transformative writing

Imagine a convo like this during the Orion Pax arc...
  • Orion: You... used Dark Energon? How?
  • Megatron: I... inserted it directly into my own spark, then I--
  • Orion: Hold on. Wait.
  • Orion (to Soundwave): Did he really...?
  • Soundwave: *nods*
  • Orion: Oh Primus, Creator of all, what THE FRAG were you thinking?!?
  • Megatron: *scoff* You don't think I could have handled the power?
  • Orion: YOU COULD HAVE DIED! I don't give a scrap heap about whether you could control it or not. Megatron, you placed the very essence of death and destruction into your spark chamber!
  • Orion: And what would have happened then? If you had ceased to function?
  • Orion: You constantly belittle Starscream's command-- publicly. It's clear to everyone who follows you-- and possibly our enemy-- that you don't want Starscream to lead! You waste his time and talents with the promise of leadership opportunities...
  • Megatron: *growls* I promise NOTHING.
  • Orion: ...Even when he performs his duties amicably and efficiently, you give him no reward. What message does that send to your troops?
  • Megatron: His reward is his life! The fact that I allow that traitorous mech to even function on my ship... he should be grateful.
  • Orion: ...So you don't actually trust him, or LIKE HIM enough to be a true heir to the Decepticons.
  • Megatron: No. I do not trust him.
  • Orion: Alright, then what about Soundwave?
  • Soundwave: *stops his work and quietly excuses himself. Nope, not doing this today.*
  • -- DOORS CLOSE --
  • Megatron: What about Soundwave? You know him too, he has been here since the beginning.
  • Orion: He may have been here the longest but he is not meant for as large a role as leader... and he knows it too.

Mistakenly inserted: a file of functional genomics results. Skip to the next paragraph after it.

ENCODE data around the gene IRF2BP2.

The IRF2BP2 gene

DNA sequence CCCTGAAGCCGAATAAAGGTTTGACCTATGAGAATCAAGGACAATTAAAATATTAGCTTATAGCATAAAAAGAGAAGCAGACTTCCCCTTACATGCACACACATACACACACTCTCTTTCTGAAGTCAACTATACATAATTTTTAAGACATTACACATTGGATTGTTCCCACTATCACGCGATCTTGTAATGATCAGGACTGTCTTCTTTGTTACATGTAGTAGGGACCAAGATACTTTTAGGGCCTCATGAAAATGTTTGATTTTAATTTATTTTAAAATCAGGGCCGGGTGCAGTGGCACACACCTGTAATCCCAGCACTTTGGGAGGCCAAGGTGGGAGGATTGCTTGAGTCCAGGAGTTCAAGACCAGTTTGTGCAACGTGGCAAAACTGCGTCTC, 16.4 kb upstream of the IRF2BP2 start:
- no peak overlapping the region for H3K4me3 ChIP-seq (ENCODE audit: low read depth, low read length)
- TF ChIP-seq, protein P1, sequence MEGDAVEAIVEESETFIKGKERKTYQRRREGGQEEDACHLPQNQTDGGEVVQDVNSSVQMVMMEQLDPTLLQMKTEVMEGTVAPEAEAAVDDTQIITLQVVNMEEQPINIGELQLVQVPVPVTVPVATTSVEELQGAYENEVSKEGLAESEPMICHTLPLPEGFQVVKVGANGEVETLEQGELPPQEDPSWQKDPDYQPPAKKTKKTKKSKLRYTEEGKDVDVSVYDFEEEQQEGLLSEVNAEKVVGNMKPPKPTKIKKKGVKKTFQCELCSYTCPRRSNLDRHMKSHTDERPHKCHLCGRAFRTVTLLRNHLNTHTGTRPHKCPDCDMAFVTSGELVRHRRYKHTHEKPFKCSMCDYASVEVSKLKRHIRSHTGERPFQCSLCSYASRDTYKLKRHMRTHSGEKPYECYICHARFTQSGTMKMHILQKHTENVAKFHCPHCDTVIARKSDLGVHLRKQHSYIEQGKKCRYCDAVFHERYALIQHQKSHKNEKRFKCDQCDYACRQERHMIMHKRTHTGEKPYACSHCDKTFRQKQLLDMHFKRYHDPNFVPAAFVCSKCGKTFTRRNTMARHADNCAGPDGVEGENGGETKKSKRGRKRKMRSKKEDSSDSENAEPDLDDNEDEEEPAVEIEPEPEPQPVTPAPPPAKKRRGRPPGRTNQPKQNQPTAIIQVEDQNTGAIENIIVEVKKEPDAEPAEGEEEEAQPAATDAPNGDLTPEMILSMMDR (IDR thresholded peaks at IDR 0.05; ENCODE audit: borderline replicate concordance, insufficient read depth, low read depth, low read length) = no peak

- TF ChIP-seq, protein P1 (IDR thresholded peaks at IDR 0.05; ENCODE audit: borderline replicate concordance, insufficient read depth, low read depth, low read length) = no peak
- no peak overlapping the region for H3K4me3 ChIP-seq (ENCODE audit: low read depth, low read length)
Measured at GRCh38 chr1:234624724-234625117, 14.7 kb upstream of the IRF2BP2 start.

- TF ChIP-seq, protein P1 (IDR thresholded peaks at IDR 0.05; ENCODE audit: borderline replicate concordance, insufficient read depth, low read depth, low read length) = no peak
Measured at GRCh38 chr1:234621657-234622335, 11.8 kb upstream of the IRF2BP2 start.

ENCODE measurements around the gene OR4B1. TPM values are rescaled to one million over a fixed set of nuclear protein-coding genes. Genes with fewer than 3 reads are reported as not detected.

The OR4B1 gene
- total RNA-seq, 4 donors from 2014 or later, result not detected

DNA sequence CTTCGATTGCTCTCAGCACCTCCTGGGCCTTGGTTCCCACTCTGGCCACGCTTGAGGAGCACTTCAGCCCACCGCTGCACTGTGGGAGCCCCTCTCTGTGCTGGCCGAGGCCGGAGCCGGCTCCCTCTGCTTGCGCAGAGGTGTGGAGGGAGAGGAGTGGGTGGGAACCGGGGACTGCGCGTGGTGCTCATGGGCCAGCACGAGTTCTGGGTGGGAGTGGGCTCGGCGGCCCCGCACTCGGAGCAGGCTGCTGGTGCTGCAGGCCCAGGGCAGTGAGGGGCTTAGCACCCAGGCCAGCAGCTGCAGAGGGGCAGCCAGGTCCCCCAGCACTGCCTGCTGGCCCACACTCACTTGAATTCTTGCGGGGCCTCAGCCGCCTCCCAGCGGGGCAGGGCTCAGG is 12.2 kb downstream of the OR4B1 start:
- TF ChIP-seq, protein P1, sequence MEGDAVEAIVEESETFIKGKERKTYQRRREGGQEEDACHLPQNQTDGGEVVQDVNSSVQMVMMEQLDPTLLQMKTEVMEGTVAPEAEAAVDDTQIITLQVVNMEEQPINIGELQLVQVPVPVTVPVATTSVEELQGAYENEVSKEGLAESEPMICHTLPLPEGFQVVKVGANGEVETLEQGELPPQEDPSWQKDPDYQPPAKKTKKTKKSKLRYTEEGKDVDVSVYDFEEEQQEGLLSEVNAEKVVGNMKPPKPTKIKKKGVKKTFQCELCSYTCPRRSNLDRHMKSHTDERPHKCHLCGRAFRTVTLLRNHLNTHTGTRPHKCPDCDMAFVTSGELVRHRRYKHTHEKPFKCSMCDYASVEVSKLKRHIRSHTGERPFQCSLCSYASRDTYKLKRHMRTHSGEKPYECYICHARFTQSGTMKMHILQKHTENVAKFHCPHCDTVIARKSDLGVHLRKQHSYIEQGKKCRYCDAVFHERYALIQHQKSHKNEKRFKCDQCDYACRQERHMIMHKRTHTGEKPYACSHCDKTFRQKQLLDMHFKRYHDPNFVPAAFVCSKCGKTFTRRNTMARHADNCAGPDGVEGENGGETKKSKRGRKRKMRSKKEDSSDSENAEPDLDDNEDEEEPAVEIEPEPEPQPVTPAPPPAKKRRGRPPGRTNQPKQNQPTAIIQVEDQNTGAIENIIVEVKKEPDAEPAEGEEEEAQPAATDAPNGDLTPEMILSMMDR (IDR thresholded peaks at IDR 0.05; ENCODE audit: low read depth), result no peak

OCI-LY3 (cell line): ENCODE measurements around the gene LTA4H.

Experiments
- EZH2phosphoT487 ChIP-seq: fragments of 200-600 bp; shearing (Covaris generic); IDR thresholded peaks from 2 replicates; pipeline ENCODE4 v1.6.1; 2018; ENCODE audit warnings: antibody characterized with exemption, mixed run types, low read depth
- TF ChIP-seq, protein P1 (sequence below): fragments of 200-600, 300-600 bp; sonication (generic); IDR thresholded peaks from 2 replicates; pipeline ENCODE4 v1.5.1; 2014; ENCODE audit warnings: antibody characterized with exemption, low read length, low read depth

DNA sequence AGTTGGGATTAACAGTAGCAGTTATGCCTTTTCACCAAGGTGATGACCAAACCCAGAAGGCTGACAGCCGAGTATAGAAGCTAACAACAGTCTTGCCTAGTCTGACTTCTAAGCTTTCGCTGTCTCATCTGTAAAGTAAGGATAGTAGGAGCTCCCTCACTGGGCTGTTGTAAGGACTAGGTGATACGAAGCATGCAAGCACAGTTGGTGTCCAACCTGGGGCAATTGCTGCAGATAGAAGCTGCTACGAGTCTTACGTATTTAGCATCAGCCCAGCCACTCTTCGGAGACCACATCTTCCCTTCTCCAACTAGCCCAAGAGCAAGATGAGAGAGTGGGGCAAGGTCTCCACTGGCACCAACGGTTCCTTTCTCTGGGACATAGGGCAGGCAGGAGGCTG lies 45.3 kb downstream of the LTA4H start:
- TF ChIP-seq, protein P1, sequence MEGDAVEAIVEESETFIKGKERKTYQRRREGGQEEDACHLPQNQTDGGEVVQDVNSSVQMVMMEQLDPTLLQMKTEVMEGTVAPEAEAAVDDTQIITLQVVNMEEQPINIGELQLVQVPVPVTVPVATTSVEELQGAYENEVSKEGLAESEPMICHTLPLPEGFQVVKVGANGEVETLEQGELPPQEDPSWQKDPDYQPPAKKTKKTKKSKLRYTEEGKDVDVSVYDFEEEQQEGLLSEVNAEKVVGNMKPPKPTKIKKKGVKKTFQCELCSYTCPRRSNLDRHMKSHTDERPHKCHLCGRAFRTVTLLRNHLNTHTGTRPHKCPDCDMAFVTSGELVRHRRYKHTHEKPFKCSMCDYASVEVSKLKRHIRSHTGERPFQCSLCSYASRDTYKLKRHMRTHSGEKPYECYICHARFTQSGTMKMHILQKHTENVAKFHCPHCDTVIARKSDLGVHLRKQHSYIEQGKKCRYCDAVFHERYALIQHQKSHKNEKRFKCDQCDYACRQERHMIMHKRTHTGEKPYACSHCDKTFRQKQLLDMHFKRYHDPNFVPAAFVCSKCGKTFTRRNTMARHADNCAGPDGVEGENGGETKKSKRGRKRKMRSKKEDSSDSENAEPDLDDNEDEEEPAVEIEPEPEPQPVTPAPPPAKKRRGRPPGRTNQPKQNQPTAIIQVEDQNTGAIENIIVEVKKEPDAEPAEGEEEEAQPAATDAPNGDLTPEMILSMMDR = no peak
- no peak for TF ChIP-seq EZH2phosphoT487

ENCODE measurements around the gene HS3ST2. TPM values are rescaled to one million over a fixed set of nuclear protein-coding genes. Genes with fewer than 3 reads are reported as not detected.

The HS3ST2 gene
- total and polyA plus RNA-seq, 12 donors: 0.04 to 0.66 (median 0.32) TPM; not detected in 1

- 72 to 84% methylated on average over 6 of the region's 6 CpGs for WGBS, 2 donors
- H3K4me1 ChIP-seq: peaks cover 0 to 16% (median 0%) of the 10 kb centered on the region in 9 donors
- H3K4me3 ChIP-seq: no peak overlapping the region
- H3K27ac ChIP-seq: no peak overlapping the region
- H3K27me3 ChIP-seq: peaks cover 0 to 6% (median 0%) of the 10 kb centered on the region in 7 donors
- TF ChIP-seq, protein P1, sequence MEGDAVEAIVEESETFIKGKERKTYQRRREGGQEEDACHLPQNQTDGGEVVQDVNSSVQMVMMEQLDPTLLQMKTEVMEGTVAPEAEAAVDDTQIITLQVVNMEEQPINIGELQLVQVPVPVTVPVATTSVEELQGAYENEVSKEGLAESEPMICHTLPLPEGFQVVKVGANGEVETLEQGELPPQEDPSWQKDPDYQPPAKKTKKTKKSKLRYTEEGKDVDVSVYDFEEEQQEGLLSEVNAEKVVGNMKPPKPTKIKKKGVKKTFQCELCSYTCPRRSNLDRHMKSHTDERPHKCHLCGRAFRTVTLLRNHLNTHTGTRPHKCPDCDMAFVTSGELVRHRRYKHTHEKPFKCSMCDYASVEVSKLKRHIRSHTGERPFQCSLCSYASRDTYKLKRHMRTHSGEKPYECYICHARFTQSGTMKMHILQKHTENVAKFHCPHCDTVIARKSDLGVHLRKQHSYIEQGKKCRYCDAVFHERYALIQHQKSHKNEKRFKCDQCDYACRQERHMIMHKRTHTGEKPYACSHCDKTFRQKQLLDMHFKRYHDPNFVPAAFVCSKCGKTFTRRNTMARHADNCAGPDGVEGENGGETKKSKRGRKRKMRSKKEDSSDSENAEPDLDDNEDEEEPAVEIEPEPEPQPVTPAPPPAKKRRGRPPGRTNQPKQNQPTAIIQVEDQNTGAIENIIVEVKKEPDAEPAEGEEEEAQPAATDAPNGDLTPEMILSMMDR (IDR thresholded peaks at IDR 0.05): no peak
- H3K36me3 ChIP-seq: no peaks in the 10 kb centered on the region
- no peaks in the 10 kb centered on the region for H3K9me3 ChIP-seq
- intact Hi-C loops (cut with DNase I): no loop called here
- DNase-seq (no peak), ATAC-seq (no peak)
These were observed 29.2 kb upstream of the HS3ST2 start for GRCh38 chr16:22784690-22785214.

• Megatron: Soundwave is my most loyal. I trust him completely. The only reason I don't have him as my second is so that we can BOTH keep an optic on Starscream. Get to your POINT, Orion!
  • Orion: You disappeared for 3 years, leaving Starscream to care for and coordinate your armies.
  • Orion: He does a fine job continuing your expansion whether you like it or not, and even takes out a member of the primary Autobot squadron.
  • Orion: Energon production is not up significantly, but it's not down either-- likely the best anyone could have done in times like these.
  • Orion: But then you return, beating and tossing him this way and that, barely even acknowledging his work!
  • Orion: Your troops see this, and any respect Starscream has garnered during his time commanding has gone out the window.
  • Orion: And you MUST know this, somewhere in your processor. And I know you are also aware that Soundwave could not have filled your pedes in your absence, otherwise you would have specified as such.
  • Orion: If you had died, Starscream could not resume his command after you laid waste to everyone's opinion of him. Soundwave could not have taken over because he simply could not handle it.
  • Orion: There would be a power vacuum. Any and all strong Decepticons within a few stellar cycles journey from here would compete for dominance, dividing your forces. The message would be lost... your armies, scattered.